wood veneer onlay

What is the consensus on laying down a coat of epoxy before applying an onlay of 1/32" wood veneer? The whole design will be about 10 x 22 inches and be on the fore deck of a kayak. Any thoughts? SEEYA Jack


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RE: wood veneer onlay

Jack,

There's no point in doing that. I glue the veneers right on the deck using Elmer's white carpenter's glue and wipe off the excess with a damp cloth. Then I sand the edges as much as possible. The 'glass goes over that and several thin coats of epoxy with sanding between coats to even out the highs and lows. Several coats of varnish and you're done!

George

West River 18

RE: wood veneer onlay

Jack, I concur.  I just applied my first onlay, the clc compass rose, on my sanded, but un-epoxied Skerry bow seat and with three layers of epoxy completed, it looks fine.  I still have all that varnish to go as well.  Best,  Bob H

RE: wood veneer onlay

Does using carpenter's glue, rather than epoxy, reduce the strength of the boat significantly?  I'm not a boat designer and I have no idea one way or the other, just asking because the question popped into my head when I read this.

 

Specifically, could the deck fail under bending stress by delamination at the carpenter's glue layer?

 

As a layman I will take a wild stab at answering my own question, while I wait for an expert answer: no reduction in strength because the epoxy/'Glas skin is so stiff, and is out at the skin where strains are greatest,  that it would prevent the carpenter's glue layer from ever getting near its yield strain?

 

RE: wood veneer onlay

Camper,

I don't think the glue joint will ever fail for a couple of reasons. First, have you ever tried to get a joint to fail glued up with the stuff? Pretty difficult. Then try to get the veneer off a flat, or slightly curved surface as a kayak deck, after the glue has set. Better get out the sander! Second, there's not significant flexing of the deck to cause a veneer bond failure as the veneer is more flexible than the okoume anyway. Third, the cloth/epoxy over the veneer insures it ain't going anywhere. My West River is over four years old and has been from Florida to Maryland (several times) and to Texas (twice) and a few states in between. Been in the ocean, on rivers, lakes, on top of the car in the Florida heat and sun and in bitter cold on the Chesapeake. No signs of any delamination. In fact the Epiphanes varnish still looks pretty good although I really should do a light sanding and another coat someday. But who has time for that when there are so many more boats to build?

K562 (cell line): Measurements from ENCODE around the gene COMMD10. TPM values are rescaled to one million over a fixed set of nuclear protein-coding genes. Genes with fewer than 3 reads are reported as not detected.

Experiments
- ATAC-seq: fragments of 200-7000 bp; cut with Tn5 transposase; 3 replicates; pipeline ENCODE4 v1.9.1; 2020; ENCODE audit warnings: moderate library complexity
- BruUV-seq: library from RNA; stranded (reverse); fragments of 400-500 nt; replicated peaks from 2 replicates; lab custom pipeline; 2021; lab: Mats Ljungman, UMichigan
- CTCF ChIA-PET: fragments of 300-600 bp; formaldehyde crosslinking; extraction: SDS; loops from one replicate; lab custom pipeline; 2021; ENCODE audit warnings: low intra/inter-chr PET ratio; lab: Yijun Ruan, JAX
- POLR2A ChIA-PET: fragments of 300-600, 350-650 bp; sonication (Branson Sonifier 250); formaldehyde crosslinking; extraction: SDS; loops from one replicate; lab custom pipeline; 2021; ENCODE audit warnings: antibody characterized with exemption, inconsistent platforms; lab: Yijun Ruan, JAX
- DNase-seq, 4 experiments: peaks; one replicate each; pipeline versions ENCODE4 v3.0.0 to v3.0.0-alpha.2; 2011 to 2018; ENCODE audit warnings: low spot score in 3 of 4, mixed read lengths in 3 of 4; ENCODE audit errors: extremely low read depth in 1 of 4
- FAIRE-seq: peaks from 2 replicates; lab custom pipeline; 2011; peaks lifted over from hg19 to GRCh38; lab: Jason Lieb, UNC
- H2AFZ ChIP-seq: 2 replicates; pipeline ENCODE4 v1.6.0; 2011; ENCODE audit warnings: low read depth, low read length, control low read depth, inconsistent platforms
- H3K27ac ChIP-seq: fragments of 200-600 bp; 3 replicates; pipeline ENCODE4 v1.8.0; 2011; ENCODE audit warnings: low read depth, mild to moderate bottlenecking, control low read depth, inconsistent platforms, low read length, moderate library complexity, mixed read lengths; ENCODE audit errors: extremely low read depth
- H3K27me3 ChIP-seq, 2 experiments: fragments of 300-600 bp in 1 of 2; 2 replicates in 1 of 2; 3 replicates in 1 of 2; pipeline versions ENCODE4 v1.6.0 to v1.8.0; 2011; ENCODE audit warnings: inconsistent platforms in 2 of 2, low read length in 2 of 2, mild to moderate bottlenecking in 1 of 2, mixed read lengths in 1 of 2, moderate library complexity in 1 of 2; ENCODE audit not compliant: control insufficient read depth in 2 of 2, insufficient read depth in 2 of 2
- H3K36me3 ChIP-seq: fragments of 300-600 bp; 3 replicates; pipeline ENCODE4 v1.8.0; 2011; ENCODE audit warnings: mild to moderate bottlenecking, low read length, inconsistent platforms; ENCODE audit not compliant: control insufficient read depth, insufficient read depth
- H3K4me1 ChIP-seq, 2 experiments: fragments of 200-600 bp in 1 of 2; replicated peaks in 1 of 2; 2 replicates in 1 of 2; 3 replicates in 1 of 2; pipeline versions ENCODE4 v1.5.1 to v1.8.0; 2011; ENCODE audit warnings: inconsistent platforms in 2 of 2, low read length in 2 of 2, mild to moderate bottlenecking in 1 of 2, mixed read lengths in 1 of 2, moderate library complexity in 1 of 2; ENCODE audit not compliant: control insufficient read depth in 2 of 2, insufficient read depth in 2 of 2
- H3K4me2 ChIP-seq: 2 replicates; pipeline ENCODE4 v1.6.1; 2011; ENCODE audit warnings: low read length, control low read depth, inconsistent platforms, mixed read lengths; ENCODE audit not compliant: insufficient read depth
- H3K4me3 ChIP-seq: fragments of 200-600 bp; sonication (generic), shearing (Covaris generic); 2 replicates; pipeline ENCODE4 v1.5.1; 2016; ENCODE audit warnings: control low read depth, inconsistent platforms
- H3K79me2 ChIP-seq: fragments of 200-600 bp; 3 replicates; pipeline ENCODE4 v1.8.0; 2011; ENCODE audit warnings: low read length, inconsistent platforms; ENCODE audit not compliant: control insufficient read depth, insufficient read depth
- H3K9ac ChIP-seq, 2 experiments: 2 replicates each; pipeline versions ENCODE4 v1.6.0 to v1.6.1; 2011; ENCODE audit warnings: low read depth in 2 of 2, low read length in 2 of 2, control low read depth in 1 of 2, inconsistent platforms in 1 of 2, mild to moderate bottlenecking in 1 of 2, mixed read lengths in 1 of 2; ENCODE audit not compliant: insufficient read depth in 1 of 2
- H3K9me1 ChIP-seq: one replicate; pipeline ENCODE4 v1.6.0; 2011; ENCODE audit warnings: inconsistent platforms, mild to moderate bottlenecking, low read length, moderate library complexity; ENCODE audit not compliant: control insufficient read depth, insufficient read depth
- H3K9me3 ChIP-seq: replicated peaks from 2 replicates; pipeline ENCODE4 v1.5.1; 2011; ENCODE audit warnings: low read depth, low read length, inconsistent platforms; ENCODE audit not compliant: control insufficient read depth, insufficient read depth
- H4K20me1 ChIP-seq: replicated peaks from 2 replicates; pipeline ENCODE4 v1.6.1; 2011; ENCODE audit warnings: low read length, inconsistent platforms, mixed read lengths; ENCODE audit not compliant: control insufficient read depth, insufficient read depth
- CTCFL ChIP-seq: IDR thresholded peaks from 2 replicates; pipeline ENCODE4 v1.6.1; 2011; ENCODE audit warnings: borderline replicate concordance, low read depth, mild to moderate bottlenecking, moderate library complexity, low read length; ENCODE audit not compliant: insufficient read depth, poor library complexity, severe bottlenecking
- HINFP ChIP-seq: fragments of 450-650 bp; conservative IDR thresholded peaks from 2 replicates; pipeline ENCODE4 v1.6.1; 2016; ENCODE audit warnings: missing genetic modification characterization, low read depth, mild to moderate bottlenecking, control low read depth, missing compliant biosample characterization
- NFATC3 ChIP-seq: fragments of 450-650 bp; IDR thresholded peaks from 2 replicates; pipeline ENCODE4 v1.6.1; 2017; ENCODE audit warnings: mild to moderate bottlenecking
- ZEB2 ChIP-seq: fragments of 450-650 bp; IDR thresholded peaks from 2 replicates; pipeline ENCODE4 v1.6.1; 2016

George

RE: wood veneer onlay

Thanks guys I'll go at it w/o . SEEYA Jack

RE: wood veneer onlay

Thanks, George.  No, I've not done any testing to failure on either kind of glued deck, so I have no info.  But my hunch is the same as yours.  If anybody did test to failure a boat with a carpenter's glue layer and one without, there would be no significant difference in strength.  Of course, only a test to failure of both construction methods would give any info on the question.

 

RE: wood veneer onlay

Guys,

In either case the wood would fail before the glue. Epoxy's advantages are that it's gap filling and waterproof. Neither is necessary for decks which are epoxied and glassed after the onlay is put on.

Laszlo 

RE: wood veneer onlay

Laszlo, thx for the expert answer. 

 

You got me thinking.   From what you say, does it follow that we could glue the fiberglass onto plywood with carpenter's glue, and then apply epoxy to the glass, with no loss of strength (since the wood fails before the glue) ? In some cases, that would be more convenient because there would be no time constraint after the glass was glued down.

RE: wood veneer onlay

Camper, you're dangerous :-)

Not unless the glass/glue bond is as strong as the wood/glue bond (not to mention the epoxy/glue bond). I was speaking very specifically about a thin layer of carpenter's glue betyween 2 pieces of wood.

There's also the issue of the epoxy matrix for the glass. Unless the wood glue can match those characteristics, too, the glass/glue composite won't work the same as the glass/epoxy composite.

Laszlo

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